Almayass in the Flatiron: Armenian-Lebanese Food That's Best In Small Servings
24 East 21st Street (at Broadway; map); 212-473-3100; almayassnyc.com
Service: Strangely inconsistent. Formal in procedure, but very informal in execution.
Setting: Gorgeously decorated, semi formal.
Must-Haves: Mouhamarra, moutabbal, lentil soup, beef tongue, ferri.
Cost: Small plates $7 to $17, mains $22 to $30
It's always a gamble trying to adapt a successful overseas concept to the fickle U.S. market. Occasionally you might strike gold—think: Till Death Do Us Part's metamorphosis into All In The Family. But more often than not, you end up with Chateau Snavely or Payne desperately trying to capture the magic of Fawlty Towers.
Having spent a few meals out at Almayass, the successful Middle Eastern chain of Armenian restaurants that has most recently expanded to Manhattan's Flatiron neighborhood, it feels more like the American version of The Office: a refreshingly unique and strong beginning that gets progressively less exciting.
The original Almayass (which, for the record, has the most mind-numbingly frustrating Flash-based website I've ever seen) was opened by Rita and Shant Alexandrian a decade and a half ago in Beirut, but the focus of its food expands beyond the Middle Eastern Mediterranean cuisine of Lebanon into that of the Alexandrian's Armenian parentage—nuts, fruits, and fresh herbs, play heavily into the dishes here, along with intensely tart sumac, acidic lemon, or hot Aleppo pepper (a favorite flavor amongst the hipster restaurants these days).
The clean space is gorgeously decorated with lively Armenian artwork by Rita herself, and is divided in two down the center with the left side reserved for full service dining and the right side maintained as a bar and lounge. They have two separate entrances and strict segregation policies.
On one visit, I wanted to dine alone in the dining room and order off the regular menu. I was whisked to the bar where I was then told to order off the bar menu. Eventually, the bartender sent me back outside and through the other entrance, only to be brought right back by the Alidz—an Alexandrian daughter—who sat me in the lounge. They were all very friendly through the four-door ordeal, setting a rather comedic tone for the rest of the meal.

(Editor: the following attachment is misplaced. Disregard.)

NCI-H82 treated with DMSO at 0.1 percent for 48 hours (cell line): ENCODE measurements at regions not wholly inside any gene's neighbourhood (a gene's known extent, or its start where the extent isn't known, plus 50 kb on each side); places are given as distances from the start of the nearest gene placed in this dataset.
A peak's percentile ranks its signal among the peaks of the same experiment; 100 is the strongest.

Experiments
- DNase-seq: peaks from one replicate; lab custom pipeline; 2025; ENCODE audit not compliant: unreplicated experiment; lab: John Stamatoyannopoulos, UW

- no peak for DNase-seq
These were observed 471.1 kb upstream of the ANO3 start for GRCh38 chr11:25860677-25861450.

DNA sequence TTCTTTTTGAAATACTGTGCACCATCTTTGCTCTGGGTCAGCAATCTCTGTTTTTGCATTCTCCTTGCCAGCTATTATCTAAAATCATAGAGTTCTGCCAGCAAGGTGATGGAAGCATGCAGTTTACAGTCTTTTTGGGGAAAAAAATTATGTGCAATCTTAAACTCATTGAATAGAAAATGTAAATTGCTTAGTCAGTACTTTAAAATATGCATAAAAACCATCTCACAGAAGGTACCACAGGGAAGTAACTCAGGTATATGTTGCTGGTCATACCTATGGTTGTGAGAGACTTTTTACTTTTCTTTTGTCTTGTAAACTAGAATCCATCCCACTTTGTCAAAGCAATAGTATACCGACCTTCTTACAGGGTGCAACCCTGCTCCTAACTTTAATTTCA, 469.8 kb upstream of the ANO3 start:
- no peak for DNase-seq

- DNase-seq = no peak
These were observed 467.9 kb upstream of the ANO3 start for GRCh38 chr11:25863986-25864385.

My general impression of service is that the waiters and owners are extremely thoughtful in what they do and are wildly invested in giving you a great experience, just that perhaps their idea of good service is different from mine.
An extensive menu of over 50 hot and cold mezze will have you struggling. Do you want the mouhammara ($9.50)—a buttery spread of walnuts, pinenuts, and peppers, with the sweet-and-sour note of pomegranate molasses weaving them together—or perhaps the moutabbal ($9)? The latter is the Armenian version of baba ghanouj; a lemony eggplant dip, lightly smoky with a hint of sesame, studded with pomegranate seeds that pop with sweet juice.
Truth is, you can't go wrong with either, or, for that matter, most of the cold or warm mezze. Grilled Halloumi ($10) is rich slabs of squeaky cheese that seem more fried than grilled (not that I'm complaining). An Turkish-Armenian lasagna of pate a brik, layered with cheese known as subereg ($9), is equally comforting in its richness.
Moujadara ($8) is a creamy lentil pilaf comes peeking out from under a shower of sweet, crisply fried shallots. Another strong case for lentils is made with Almayass' lentil soup ($7), which pulled my wife away from conversation for a good five minutes—how can I compete with a rich, multi-layered bowl of rice, lentils, and fried pita bread softened to a savory porridge-like consistency.
I found little consolation in the lentil kefta ($9) made with pinenuts and bulgur wheat that lacked brightness or texture. Nor did I with the falafel ($7), which was overly dense and underseasoned. A gravy boat-ful of terrific tahini was its saving grace.